Poor Brussels sprouts - they've had such a bad reputation for so long - fueled, no doubt, by the tendency of inexperienced cooks to boil the hell out of them before serving - that many people refuse to touch them almost no matter what the preparation. I've been eating them since I was a kid. My mother, bless her, never believed in cooking the living hell out of veggies, so even though she cooked sprouts the only way she knew how - in boiling water or over steam - we never had mushy overcooked sprouts. They were always bright-green from the steam and tender but not squishy. That's likely the reason I've never had to approach Brussels sprouts as a problem, aka "How do I make these nasty shrunken monkey heads edible??" (Protip: Calling them "shrunken monkey heads" can actually help you get your kids to at least try them. For some reason, kids are far more likely to bite into what they think is a shrunken head than they are to sample some never-before-experienced vegetable.)
Anyway, boiling Brussels sprouts - or even steaming them - is a pretty harsh way to treat what is a deceptively delicate veggie. That kind of cooking brings out the sulphurous cabbagey elements of the sprout's flavor and turns the tender little leaves mushy and kind of fibrous. Not even a big chunk of butter can save Brussels sprouts so cruelly tortured.
A far better way to bring out the best in Brussels sprouts is to try a preparation that caramelizes the outside of the little buds while letting their own moisture steam them in the pan. Tossing them in a flavorsome oil and oven-roasting is a popular method, but I usually just heat some butter and olive oil in a skillet and sautee the sprouts until they take on a golden-brown hue and soften just to an al dente tenderness. That's the basic technique I used when I came up with this Brussels sprouts recipe recently:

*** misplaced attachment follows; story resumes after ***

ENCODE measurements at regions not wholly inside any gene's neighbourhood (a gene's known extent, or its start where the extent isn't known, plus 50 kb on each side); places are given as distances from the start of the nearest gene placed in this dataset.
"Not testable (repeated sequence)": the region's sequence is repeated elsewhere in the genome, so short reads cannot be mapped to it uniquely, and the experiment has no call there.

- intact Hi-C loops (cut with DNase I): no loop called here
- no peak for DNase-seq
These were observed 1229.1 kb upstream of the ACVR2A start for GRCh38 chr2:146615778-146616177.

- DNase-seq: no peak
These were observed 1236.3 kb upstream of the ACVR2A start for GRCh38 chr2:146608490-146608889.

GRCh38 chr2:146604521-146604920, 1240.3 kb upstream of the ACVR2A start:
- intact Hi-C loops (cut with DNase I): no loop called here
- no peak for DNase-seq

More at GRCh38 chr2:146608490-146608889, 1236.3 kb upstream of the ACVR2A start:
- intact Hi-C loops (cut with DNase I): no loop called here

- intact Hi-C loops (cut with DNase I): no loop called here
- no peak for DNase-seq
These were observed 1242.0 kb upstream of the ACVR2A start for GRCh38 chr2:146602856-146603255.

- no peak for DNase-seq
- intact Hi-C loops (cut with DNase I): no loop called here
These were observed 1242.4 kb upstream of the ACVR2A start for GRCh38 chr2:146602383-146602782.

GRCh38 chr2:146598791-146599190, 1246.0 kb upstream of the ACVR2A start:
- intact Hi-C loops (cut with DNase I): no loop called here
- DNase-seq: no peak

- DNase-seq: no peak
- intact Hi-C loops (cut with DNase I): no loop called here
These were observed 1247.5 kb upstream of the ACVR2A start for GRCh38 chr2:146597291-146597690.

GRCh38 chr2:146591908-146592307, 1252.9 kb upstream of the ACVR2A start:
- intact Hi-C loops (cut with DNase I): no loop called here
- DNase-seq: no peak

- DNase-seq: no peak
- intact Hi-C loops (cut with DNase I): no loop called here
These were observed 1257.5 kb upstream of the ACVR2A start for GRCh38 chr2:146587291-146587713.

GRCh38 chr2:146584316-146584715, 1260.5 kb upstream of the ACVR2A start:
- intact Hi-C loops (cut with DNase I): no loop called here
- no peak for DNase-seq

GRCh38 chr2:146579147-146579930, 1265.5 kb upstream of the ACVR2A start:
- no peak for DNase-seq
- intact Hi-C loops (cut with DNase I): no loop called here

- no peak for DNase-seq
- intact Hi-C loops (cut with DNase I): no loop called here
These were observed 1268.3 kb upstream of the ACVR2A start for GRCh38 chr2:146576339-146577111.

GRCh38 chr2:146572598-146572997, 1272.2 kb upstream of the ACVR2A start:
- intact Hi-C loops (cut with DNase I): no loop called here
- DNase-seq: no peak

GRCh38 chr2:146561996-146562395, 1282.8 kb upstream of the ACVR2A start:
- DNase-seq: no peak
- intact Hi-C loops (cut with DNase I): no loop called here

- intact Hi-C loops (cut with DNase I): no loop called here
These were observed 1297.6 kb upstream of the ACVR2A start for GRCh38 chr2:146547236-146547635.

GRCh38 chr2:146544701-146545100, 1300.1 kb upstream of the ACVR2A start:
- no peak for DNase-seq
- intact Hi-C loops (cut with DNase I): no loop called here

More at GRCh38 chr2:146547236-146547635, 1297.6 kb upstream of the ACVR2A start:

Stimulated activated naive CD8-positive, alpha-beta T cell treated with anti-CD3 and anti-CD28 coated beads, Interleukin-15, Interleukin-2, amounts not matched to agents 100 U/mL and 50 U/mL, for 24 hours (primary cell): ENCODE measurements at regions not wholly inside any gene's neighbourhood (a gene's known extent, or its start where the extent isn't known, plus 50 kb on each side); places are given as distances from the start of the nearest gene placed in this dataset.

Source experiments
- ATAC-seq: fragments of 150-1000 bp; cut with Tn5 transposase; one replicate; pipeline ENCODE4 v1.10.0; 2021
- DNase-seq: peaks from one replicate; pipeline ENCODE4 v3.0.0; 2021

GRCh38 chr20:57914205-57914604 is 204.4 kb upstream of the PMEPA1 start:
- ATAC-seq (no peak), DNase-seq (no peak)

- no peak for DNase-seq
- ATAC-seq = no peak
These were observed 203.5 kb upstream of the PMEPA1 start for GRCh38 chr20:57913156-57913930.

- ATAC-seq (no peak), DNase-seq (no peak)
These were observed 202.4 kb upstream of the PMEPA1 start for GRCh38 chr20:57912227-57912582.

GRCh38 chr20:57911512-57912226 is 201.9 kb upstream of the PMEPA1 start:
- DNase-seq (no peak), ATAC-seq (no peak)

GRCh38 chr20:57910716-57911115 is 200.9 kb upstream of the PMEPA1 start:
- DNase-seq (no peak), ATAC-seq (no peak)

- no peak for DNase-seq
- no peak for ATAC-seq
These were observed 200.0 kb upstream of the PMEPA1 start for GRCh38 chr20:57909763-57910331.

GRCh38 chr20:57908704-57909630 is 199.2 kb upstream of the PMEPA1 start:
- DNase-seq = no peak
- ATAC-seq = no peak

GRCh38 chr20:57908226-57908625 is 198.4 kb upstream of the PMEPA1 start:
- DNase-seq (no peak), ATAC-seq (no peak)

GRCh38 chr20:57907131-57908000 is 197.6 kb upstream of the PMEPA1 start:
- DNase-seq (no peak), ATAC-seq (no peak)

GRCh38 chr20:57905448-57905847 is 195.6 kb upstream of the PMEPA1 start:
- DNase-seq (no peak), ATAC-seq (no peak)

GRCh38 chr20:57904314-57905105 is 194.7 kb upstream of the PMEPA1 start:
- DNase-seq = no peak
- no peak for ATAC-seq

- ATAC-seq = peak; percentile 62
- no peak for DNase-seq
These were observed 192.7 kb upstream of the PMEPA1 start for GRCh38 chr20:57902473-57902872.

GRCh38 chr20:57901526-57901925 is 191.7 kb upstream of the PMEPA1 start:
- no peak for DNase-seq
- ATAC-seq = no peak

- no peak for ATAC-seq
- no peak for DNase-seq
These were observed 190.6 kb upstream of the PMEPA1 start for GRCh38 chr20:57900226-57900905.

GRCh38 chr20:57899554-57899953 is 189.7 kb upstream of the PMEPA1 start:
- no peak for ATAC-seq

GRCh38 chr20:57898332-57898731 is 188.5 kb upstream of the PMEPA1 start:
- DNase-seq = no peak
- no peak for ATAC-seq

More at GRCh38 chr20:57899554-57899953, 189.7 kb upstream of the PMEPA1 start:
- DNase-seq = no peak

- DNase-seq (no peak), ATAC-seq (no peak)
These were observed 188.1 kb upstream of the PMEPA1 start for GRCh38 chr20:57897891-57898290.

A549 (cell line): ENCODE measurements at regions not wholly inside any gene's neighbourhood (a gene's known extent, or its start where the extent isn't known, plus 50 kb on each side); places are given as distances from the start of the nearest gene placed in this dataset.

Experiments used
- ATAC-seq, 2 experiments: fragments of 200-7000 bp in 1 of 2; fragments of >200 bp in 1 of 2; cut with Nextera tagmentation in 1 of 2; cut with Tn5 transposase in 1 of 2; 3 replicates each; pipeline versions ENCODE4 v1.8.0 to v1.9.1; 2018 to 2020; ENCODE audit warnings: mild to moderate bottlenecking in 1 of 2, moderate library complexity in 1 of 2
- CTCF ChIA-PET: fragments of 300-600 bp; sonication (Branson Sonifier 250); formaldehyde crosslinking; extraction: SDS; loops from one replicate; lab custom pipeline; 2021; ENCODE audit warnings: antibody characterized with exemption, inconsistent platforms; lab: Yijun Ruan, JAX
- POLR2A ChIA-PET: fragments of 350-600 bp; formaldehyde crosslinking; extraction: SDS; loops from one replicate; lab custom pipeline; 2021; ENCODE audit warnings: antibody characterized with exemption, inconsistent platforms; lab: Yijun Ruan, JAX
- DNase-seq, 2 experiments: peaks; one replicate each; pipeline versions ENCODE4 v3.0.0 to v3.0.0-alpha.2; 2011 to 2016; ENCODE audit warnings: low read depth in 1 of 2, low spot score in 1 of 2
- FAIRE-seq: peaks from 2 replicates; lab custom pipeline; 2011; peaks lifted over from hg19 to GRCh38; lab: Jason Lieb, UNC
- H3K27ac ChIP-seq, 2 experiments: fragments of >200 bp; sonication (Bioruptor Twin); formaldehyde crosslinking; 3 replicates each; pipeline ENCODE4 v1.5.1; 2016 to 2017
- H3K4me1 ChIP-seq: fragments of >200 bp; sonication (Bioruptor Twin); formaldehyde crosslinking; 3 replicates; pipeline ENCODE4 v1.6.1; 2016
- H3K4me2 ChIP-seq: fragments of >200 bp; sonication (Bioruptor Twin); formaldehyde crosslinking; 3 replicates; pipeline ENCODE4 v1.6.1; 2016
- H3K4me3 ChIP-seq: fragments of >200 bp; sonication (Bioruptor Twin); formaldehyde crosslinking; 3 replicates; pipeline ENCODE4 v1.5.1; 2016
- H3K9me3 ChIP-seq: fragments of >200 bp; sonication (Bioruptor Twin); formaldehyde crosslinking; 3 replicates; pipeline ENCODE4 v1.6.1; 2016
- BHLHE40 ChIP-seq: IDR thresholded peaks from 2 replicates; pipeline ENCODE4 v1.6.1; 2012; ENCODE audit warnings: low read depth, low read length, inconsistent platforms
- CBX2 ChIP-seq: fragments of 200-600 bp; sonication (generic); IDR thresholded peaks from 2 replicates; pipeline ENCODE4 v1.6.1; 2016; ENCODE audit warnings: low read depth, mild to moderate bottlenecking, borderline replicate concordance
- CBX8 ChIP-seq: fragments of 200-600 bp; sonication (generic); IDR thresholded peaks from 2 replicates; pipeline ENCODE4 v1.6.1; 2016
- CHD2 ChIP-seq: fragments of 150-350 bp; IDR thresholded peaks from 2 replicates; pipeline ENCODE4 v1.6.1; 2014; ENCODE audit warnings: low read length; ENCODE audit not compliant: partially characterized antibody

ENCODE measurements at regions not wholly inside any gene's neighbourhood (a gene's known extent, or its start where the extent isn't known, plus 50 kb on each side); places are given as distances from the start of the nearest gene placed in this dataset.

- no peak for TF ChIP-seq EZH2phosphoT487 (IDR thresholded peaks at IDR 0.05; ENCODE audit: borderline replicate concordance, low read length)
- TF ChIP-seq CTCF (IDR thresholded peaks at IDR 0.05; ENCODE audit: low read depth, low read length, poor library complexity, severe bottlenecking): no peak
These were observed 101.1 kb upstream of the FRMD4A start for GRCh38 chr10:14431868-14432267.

Brussels Sprouts with Shredded LeekServings dependent on quantity of ingredients
Brussels sproutsButterOlive oil1 or 2 leeks2 or 3 garlic cloves, roughly broken and slicedSalt & Freshly ground pepper to taste
Choose sprouts that are fairly uniform in size. Sometimes this isn't possible because of the way the sprouts are packaged by the grocery store - in this case, when you're trimming and paring the sprouts, cut the largest ones in half (through the base so the halves don't fall apart to loose leaves) so they all cook evenly.
Clean the sand from the leeks and trim away the really tough green leaves. Cut the barrels of the leeks into 2- or 3-inch lengths, then julienne the cylindrical cuts into narrow strips about 1/8-inch wide. Set them aside.
Melt a couple of tablespoons of butter in a heavy skillet and add about an equal measure of olive oil. Heat until the butter is foamy over a medium fire, then tip in the sprouts. Cook and stir the sprouts, coating them with the butter and oil as you sautee them, until they begin to caramelize. Before they get too brown, add the shredded leeks and the garlic. Continue to sautee as the sprouts brown and the shredded leek wilts and softens. When the leeks are soft and tender and the sprouts are caramelized and can be pierced with a fork, they're done - serve 'em up.
The earthy leafiness of the sprouts are complimented nicely by the shredded leek, which gives a subtle oniony sweetness to the dish. To keep the leeks and garlic from burning during the time it takes the sprouts to cook, be sure to add them at least halfway through the cooking process.
Sorry for the lack of quantities in this recipe, but it's one of those recipes that is very flexible, and the quantities you use are governed more by the number of people you're feeding than any strict recipenarian guidelines.
For another favorable take on Brussels sprouts, check out this post at Leeanne Griffin's Fun With Carbs. Coincidentally, Leeanne wrote about sprouts this weekend too.